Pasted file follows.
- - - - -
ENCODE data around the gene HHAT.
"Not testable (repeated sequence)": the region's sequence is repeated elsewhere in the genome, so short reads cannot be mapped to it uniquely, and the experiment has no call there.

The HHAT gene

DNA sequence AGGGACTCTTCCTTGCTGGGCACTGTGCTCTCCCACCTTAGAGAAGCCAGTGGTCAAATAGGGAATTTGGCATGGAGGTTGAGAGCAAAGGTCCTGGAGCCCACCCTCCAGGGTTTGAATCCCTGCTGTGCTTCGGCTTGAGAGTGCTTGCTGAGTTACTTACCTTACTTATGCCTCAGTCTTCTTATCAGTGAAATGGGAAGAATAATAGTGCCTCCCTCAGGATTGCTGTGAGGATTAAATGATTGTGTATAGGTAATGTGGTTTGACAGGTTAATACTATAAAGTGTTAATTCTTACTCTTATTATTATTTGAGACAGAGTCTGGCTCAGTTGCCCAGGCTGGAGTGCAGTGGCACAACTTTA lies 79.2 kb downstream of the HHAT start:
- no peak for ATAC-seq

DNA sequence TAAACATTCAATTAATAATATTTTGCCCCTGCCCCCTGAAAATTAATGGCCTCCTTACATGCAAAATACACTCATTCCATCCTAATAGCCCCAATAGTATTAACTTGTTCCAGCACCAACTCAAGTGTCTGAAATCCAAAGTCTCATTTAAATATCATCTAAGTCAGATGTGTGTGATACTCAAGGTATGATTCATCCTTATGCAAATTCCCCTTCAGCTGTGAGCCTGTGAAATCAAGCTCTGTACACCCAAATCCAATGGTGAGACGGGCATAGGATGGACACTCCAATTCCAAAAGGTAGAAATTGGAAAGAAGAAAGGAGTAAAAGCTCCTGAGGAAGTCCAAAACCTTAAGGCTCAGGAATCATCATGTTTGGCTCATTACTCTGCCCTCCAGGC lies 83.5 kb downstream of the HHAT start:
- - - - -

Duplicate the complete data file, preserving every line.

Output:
ENCODE data around the gene HHAT.
"Not testable (repeated sequence)": the region's sequence is repeated elsewhere in the genome, so short reads cannot be mapped to it uniquely, and the experiment has no call there.

The HHAT gene

DNA sequence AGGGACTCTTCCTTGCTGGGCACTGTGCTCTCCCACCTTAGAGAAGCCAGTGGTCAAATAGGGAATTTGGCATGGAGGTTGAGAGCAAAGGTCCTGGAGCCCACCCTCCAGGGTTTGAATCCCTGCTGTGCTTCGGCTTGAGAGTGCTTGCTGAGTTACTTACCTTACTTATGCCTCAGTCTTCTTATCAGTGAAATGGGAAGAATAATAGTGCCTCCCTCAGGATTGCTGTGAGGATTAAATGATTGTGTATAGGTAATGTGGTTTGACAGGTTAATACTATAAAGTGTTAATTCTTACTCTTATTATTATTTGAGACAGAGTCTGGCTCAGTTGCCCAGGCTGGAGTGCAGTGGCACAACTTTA lies 79.2 kb downstream of the HHAT start:
- no peak for ATAC-seq

DNA sequence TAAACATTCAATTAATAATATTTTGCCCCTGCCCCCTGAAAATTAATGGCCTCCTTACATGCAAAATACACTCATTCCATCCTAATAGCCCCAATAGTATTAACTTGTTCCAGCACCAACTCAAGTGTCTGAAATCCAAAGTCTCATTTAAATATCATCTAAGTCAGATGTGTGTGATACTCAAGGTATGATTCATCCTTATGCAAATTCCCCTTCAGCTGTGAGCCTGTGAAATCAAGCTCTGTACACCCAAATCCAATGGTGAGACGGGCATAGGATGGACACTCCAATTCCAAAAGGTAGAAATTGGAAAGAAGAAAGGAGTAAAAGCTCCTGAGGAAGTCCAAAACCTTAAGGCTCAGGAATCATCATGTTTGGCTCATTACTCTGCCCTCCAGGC lies 83.5 kb downstream of the HHAT start: